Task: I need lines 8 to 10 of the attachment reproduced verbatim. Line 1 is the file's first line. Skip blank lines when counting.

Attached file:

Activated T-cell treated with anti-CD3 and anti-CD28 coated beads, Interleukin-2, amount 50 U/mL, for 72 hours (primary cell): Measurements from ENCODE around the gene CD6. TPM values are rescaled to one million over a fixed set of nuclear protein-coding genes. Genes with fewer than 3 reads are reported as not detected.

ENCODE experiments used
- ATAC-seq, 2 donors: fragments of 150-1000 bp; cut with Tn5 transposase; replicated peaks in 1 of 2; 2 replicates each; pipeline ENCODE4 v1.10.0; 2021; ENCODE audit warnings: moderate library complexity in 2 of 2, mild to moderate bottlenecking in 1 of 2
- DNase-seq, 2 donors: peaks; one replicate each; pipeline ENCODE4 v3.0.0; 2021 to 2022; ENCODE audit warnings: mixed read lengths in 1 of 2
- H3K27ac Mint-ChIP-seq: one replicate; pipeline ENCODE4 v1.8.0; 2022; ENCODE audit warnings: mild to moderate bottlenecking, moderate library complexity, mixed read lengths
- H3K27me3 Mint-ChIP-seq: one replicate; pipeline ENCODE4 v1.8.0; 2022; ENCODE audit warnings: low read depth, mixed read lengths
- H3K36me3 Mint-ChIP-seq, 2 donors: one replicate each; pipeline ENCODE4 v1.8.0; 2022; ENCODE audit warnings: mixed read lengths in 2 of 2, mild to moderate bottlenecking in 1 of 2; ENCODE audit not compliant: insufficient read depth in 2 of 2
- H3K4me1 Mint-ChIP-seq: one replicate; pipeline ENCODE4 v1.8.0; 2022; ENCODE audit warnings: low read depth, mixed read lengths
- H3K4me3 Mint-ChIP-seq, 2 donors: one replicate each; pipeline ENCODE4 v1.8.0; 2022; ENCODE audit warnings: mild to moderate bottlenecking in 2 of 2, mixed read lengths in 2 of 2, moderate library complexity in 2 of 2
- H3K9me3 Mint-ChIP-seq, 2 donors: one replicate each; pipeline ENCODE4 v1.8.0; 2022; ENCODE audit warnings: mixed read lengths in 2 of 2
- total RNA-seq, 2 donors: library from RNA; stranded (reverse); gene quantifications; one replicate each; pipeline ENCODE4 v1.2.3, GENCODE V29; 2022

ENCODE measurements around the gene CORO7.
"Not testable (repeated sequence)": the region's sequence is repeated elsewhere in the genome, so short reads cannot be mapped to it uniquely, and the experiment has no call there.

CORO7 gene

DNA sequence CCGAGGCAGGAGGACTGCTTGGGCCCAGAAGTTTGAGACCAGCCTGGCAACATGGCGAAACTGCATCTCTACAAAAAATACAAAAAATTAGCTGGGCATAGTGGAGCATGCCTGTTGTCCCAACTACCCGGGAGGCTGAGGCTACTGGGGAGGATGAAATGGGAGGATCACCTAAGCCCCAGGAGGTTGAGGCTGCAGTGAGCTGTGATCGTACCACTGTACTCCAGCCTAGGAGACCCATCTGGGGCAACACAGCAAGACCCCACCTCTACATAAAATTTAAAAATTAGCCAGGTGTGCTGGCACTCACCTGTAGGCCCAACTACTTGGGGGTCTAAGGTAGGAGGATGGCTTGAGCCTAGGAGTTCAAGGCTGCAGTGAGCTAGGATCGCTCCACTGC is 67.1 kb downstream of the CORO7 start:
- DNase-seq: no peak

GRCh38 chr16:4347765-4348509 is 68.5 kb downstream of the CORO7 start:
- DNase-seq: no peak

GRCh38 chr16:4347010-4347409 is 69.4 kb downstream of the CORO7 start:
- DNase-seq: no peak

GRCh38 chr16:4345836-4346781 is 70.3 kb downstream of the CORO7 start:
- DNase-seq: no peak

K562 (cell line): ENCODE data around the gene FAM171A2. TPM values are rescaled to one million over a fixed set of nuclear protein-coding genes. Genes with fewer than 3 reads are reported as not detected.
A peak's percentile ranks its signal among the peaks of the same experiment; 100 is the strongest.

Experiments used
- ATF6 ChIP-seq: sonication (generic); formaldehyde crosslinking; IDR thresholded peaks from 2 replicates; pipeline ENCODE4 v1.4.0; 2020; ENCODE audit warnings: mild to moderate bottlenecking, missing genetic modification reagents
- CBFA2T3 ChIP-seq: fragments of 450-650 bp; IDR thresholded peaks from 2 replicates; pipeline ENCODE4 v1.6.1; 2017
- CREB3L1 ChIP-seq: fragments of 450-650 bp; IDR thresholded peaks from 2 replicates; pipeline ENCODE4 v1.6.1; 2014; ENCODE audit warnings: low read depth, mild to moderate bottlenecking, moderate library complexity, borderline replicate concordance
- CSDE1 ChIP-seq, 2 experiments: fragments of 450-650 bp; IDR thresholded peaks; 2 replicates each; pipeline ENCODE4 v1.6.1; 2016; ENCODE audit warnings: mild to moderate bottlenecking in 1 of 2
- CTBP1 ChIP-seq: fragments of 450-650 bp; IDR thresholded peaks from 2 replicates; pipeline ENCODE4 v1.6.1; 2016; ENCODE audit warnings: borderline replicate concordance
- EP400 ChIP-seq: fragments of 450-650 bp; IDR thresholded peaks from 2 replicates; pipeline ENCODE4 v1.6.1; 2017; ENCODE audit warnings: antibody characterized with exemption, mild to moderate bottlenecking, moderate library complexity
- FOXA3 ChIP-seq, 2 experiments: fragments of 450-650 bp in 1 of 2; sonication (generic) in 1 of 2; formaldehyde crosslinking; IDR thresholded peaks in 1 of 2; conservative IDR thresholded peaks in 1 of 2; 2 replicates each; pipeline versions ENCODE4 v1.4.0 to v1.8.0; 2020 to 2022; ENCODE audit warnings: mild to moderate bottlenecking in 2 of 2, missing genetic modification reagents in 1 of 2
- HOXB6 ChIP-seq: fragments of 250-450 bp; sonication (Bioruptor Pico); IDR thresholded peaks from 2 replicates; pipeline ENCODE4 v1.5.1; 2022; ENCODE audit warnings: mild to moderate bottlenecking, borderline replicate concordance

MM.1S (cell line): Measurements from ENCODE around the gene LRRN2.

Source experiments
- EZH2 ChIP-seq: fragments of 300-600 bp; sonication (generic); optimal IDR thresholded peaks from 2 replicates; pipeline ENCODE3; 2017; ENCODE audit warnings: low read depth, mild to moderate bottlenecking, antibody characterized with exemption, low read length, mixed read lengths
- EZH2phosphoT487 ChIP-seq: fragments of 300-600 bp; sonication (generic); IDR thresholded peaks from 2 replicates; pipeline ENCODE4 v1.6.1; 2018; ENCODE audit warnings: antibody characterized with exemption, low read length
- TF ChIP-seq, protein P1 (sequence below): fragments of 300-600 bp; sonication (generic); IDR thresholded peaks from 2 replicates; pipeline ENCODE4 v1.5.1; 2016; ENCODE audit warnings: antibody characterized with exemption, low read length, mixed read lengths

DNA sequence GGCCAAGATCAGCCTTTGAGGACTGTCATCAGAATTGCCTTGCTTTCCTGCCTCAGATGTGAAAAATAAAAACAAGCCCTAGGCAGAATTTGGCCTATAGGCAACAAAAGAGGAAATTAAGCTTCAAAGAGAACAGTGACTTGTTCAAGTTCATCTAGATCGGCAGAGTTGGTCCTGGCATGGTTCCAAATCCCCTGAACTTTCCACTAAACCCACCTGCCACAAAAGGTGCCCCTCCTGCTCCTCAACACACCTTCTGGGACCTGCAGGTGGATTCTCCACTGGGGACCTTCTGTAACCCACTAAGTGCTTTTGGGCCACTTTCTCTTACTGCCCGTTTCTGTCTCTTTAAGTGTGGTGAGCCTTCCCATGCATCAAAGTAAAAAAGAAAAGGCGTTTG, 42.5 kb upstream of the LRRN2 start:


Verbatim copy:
- H3K4me1 Mint-ChIP-seq: one replicate; pipeline ENCODE4 v1.8.0; 2022; ENCODE audit warnings: low read depth, mixed read lengths
- H3K4me3 Mint-ChIP-seq, 2 donors: one replicate each; pipeline ENCODE4 v1.8.0; 2022; ENCODE audit warnings: mild to moderate bottlenecking in 2 of 2, mixed read lengths in 2 of 2, moderate library complexity in 2 of 2
- H3K9me3 Mint-ChIP-seq, 2 donors: one replicate each; pipeline ENCODE4 v1.8.0; 2022; ENCODE audit warnings: mixed read lengths in 2 of 2